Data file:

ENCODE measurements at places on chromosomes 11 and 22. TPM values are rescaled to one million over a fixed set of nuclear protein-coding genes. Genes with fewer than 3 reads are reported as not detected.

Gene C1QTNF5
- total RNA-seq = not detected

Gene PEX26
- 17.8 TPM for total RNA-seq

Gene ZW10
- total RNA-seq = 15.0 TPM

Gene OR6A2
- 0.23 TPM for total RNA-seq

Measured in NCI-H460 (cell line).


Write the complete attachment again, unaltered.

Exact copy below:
ENCODE measurements at places on chromosomes 11 and 22. TPM values are rescaled to one million over a fixed set of nuclear protein-coding genes. Genes with fewer than 3 reads are reported as not detected.

Gene C1QTNF5
- total RNA-seq = not detected

Gene PEX26
- 17.8 TPM for total RNA-seq

Gene ZW10
- total RNA-seq = 15.0 TPM

Gene OR6A2
- 0.23 TPM for total RNA-seq

Measured in NCI-H460 (cell line).